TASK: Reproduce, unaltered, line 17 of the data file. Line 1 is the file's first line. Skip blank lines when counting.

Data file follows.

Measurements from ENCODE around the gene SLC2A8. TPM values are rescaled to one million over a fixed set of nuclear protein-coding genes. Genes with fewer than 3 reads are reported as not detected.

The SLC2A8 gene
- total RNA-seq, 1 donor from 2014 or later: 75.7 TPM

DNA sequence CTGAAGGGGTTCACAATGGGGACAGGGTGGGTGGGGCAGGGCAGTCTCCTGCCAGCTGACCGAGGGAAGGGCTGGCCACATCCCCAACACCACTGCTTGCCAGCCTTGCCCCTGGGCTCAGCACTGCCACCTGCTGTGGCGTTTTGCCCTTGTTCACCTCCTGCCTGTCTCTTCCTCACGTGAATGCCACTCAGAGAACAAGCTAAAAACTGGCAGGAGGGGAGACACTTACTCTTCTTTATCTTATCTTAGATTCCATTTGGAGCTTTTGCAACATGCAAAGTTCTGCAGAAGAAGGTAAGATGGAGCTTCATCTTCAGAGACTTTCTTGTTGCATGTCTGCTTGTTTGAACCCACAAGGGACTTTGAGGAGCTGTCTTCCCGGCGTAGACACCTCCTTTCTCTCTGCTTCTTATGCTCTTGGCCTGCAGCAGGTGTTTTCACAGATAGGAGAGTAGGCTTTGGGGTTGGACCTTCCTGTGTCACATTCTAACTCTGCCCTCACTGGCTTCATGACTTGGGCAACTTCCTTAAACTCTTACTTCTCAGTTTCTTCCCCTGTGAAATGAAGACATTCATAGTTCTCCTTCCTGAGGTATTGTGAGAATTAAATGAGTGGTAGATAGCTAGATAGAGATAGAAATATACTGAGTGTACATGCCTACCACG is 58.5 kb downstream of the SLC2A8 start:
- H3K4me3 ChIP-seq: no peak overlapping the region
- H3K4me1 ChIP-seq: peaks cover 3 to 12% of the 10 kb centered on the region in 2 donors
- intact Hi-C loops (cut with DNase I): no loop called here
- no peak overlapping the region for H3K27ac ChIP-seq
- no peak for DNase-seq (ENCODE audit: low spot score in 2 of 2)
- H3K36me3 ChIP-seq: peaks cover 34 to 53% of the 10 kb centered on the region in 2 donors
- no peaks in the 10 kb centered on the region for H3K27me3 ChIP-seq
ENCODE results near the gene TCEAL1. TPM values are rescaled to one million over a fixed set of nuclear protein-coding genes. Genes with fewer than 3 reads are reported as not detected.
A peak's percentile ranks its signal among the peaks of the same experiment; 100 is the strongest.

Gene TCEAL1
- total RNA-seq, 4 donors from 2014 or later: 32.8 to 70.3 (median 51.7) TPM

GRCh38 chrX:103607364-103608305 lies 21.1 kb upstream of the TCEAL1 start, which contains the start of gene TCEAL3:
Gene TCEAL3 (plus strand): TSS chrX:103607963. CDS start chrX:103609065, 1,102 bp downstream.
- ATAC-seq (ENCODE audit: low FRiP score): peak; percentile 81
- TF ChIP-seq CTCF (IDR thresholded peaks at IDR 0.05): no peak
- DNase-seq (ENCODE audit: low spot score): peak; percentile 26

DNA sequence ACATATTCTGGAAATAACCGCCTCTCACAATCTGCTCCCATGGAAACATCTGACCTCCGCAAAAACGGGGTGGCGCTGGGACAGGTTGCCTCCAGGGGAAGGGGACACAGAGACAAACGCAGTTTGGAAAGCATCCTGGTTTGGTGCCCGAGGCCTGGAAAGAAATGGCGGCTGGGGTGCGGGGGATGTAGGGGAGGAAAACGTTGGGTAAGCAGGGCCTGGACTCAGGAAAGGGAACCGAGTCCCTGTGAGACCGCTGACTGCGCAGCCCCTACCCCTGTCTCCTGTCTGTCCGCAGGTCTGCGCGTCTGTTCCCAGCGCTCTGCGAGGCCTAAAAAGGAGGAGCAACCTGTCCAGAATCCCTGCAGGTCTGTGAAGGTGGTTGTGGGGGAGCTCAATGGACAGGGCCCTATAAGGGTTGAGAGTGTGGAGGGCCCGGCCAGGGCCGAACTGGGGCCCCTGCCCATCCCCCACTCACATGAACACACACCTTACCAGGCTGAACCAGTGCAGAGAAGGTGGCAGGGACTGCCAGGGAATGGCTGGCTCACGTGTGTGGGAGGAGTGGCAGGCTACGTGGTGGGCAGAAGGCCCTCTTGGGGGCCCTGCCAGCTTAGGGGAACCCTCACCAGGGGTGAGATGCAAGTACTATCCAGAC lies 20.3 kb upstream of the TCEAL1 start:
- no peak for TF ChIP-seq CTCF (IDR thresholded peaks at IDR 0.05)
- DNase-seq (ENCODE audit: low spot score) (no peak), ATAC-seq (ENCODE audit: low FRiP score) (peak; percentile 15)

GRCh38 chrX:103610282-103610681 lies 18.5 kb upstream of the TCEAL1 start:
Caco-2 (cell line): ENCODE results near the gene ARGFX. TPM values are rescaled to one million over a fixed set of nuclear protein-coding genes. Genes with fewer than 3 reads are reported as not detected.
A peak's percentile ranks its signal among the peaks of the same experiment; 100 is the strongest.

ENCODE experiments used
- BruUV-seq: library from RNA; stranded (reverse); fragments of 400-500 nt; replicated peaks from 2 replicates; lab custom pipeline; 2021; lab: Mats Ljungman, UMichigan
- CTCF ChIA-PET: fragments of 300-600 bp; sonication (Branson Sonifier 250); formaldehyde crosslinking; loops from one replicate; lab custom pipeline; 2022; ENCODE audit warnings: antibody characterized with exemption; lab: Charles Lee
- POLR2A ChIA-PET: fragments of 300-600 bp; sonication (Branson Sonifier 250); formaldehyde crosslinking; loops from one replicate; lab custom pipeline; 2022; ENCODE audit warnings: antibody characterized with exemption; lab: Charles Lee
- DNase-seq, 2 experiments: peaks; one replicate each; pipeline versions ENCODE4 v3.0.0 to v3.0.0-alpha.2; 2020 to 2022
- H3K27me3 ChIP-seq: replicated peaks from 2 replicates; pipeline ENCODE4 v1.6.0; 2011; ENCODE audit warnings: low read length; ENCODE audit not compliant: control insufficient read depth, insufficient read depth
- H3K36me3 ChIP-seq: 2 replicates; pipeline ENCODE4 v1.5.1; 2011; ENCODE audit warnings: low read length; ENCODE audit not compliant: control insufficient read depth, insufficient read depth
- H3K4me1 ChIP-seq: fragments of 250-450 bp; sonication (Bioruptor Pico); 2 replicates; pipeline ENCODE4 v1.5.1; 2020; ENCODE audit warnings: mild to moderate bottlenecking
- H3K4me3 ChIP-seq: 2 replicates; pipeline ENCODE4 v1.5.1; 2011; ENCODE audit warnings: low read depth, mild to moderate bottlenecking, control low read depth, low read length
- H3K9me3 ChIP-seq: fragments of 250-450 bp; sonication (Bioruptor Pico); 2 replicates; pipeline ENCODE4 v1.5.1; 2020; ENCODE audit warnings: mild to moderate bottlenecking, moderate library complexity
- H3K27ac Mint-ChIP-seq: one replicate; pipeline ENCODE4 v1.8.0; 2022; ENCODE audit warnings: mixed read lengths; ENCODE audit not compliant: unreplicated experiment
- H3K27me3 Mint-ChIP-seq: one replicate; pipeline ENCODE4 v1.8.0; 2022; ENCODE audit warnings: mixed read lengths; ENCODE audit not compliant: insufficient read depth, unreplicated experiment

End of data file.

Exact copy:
Gene TCEAL3 (plus strand): TSS chrX:103607963. CDS start chrX:103609065, 1,102 bp downstream.